On Wednesday, minus House members of the political opposition who have opted not to attend sittings until the Caribbean Court of Justice (CCJ) pronounces on the matter of the December 21 confidence vote, the National Assembly finally passed the long-awaited amendments to the 2003 Procurement Act that clears the way for small businesses to have access to 20% of state contracts. That, of course, is only half the job done since, as the Chief Executive Officer of the Small Business Bureau (SBB) Dr. Lowell Porter told this newspaper several weeks ago the issue of Guyana Revenue Authority (GRA) and National Insurance Scheme (NIS) compliance, two critical criteria for accessing state contracts will still have to be met.
This newspaper’s own enquiries have revealed that many small businesses which, conceivably, would otherwise qualify to access the state contracts do not possess these compliances either because they have simply not ever bothered themselves to be compliant though there would be instances in which some of the small businesses are relatively new and may simply have not had reason to engage those agencies earlier.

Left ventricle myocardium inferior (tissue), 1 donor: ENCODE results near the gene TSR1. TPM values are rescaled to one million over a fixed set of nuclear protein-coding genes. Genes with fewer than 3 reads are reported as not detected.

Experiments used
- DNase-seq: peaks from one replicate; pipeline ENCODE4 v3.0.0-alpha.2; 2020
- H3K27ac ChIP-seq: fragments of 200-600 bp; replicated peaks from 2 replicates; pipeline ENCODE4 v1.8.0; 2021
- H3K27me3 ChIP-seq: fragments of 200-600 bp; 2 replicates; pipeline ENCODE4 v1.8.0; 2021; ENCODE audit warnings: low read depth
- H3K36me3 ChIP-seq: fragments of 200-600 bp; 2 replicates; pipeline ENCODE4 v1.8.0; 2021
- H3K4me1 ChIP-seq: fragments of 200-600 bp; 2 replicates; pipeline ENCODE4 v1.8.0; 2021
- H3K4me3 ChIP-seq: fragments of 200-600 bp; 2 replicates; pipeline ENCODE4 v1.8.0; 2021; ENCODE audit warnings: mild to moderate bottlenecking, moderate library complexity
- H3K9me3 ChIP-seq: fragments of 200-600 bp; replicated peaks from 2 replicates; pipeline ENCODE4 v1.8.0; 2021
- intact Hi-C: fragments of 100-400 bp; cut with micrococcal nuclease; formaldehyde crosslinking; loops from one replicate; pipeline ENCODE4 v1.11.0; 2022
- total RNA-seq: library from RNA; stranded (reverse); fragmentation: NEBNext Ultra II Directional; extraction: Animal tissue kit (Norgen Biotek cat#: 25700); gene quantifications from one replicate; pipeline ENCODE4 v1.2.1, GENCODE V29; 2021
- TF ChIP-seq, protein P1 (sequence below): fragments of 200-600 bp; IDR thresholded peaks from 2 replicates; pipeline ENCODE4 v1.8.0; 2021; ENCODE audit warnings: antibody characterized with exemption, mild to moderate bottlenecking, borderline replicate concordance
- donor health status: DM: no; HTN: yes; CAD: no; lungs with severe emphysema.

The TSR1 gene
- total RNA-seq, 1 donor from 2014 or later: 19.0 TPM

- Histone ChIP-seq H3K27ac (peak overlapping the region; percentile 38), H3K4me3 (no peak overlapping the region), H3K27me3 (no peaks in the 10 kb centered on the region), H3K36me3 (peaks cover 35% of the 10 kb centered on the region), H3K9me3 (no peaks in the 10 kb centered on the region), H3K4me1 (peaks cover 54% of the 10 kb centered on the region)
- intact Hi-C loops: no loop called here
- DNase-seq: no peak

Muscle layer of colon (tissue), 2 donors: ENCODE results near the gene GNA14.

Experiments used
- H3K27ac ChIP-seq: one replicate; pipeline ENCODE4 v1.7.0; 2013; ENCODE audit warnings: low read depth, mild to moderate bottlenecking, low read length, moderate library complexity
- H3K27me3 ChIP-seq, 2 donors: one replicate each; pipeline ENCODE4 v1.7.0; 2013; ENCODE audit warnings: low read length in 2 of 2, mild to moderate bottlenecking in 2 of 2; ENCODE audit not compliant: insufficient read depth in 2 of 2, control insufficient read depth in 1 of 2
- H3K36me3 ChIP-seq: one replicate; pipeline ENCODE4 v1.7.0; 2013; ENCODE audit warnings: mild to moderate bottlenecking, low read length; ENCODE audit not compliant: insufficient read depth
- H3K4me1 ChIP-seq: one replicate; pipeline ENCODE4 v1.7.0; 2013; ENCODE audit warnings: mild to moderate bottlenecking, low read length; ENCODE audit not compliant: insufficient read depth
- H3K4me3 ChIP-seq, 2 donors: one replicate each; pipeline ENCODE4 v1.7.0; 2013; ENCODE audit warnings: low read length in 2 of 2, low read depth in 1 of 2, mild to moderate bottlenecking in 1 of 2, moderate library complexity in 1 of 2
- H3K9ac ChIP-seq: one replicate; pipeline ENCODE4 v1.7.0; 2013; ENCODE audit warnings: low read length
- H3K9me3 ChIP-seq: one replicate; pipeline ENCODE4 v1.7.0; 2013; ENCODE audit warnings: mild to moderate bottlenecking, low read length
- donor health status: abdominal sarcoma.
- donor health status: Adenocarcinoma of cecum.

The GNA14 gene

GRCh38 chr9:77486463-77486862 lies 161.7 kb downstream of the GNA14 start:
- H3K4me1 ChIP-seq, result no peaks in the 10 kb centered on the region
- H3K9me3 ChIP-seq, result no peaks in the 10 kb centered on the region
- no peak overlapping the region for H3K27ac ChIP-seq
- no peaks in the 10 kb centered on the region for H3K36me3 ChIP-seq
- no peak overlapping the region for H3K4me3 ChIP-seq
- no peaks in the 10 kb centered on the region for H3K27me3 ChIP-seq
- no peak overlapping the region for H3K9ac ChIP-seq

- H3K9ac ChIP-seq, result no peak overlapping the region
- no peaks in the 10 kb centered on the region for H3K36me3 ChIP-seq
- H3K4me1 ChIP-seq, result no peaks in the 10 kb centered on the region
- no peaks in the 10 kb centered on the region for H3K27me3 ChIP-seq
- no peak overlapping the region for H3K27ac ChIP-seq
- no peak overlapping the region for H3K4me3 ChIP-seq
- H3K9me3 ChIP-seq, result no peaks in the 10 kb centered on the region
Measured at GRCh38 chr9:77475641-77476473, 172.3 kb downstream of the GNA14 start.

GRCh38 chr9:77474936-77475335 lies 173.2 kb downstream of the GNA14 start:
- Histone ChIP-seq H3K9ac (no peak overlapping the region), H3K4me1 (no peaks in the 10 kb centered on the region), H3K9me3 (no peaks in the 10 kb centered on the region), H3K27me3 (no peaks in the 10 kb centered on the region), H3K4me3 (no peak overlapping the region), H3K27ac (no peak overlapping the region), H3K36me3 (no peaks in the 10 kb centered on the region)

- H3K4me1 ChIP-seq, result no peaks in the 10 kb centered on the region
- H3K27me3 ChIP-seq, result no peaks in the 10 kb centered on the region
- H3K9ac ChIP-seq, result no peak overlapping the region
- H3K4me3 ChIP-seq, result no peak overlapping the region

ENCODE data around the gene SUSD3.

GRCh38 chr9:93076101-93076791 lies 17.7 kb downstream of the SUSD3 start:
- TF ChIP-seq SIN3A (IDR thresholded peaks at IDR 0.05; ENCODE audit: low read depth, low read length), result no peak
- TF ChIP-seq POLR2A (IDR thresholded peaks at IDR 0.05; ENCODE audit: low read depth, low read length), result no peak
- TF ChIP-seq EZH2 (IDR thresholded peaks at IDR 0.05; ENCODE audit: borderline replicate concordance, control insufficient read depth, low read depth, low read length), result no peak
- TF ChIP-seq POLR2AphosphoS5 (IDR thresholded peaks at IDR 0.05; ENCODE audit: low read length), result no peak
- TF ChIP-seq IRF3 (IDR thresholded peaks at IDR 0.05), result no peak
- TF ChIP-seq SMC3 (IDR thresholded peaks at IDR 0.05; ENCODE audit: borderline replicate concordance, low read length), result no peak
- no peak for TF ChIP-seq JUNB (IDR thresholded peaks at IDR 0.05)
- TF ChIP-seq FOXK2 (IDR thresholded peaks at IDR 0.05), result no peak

When consideration is given to the fact that the Small Business Act in which the 20% provision is enshrined has been in force since 2004, it has to be said that it took far too long for the legislative arrangements concretised in the National Assembly on Wednesday to fructify. Arguably, had the amendments to the 2003 Procurement Act come earlier, our unemployment levels might have been considerably lower since several small businesses, including family businesses, would have had access to state contracts much earlier. It is now for the Small Business Bureau and other agencies assigned to administer the various aspects of the arrangement to move as much with due care as due haste to get the proverbial show on the road…..